Moxie, on the other hand, was just about the right mix and start-up to call upon the spark on women to fight when they are in the minority or given unfair treatment.

BA2A6956-922B-46D0-BE95-078DB8A3BF08• I love ALL issues of Moxie! They were so cute and nostalgic, and revolutionary.
• I love the idea that Moxie wasn’t spearheaded by anyone (I honestly thought this would tackle the idea of being nice girl to being bossy). Not having a leader made everything more personal and relatable; the best description for it is one that’s found in the book: Moxie doesn’t belong to just one person. It belongs to every girl who wants to be a part of it.
• It balanced on friendships (sisterhood), family relationships and personal relationships.
• It was feministic because the girls weren’t man-hating, they understood that there are existing guys who don’t act like douches.
• The minority group of guys who have respect for women were represented through Seth, and it’s a good inclusion in a book that claims to be focused on feminism – again, feminism is about equality.
• It was good and clear what the girls of the East Rockport High School were fighting for. The initiatives and the campaigns were simple, yet they were very relatable and valid.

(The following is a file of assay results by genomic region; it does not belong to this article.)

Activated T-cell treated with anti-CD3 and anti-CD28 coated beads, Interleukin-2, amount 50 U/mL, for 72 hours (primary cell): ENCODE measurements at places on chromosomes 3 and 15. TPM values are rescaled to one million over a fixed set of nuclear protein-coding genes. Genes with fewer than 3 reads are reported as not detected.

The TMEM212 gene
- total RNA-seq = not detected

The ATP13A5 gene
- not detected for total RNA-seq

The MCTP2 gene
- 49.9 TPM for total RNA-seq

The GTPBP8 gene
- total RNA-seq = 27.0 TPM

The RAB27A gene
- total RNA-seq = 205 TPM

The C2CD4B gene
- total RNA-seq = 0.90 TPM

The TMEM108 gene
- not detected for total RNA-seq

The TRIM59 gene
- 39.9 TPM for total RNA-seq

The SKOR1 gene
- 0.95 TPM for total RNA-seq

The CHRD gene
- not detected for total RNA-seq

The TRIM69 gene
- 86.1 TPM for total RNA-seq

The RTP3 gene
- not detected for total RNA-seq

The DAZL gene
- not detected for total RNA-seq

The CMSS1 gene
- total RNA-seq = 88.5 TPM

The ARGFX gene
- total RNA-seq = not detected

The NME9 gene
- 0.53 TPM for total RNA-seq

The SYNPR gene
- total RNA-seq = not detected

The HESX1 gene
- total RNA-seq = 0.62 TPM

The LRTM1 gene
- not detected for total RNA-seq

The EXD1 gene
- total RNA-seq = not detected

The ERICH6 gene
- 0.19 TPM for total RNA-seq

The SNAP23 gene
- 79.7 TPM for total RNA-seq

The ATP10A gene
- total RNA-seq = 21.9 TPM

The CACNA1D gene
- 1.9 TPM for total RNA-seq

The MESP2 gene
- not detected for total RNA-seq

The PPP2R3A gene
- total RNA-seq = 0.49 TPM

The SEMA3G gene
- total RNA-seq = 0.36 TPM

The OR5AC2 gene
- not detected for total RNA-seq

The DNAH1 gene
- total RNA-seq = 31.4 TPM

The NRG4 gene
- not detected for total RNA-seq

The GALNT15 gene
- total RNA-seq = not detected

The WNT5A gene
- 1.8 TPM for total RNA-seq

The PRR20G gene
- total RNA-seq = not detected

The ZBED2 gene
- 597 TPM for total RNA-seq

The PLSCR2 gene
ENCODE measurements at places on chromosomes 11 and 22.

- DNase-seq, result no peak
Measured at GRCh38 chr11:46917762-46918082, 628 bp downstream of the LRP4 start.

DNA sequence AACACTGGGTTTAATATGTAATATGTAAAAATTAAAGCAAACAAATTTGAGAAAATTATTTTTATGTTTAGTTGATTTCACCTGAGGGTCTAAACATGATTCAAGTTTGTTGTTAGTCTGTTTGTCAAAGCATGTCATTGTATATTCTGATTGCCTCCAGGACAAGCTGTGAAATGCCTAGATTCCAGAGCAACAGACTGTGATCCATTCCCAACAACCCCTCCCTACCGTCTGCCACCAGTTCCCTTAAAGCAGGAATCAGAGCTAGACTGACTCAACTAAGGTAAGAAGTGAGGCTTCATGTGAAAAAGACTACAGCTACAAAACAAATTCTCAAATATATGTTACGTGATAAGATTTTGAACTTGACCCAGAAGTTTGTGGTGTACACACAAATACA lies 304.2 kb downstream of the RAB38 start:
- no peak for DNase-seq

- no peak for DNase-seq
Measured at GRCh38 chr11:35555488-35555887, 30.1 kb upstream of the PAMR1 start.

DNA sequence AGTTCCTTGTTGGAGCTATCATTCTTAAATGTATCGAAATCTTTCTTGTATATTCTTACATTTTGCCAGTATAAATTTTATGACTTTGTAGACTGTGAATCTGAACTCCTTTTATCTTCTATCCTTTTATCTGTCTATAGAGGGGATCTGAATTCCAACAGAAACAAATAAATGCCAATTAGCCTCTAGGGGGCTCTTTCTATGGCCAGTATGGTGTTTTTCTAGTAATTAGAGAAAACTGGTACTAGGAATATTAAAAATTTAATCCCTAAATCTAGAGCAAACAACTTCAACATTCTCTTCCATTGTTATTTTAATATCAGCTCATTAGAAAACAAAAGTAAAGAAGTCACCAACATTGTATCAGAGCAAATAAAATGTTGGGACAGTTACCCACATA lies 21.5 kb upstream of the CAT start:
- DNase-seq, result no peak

• It didn’t go overboard on showcasing their stand against the school’s rules, just enough to be noticeable and to call out that the girls will no longer turn a blind-eye on the misogynistic traditions within ERHS.



EC090CC7-8301-42F0-9836-9166FEEEBB8C• The acts of sexual harassment brought up in certain scenes of this book were taken lightly. I understood that it was trying to highlight the lack of fairness within the school system [of a sexist school] but I wasn’t a fan of how the issues were handled in the book. To me, it seemed like they were just dismissed and used as a point of unity for all these girls to fight back.


Honestly, I related to Moxie in such a personal level. Viv and I have a lot in common, we’re both raised by single parents (who, at some point, questioned the new partner of her hardworking and loving mother) – though my mom wasn’t nearly as cool and hip as Viv’s. I’ve had too many encounters with boys whose thoughts swirl into lust and hormones almost 24/7; but eventually, I landed to a sweet simple man, with an ambition and instilled respect to women (or any person for that matter).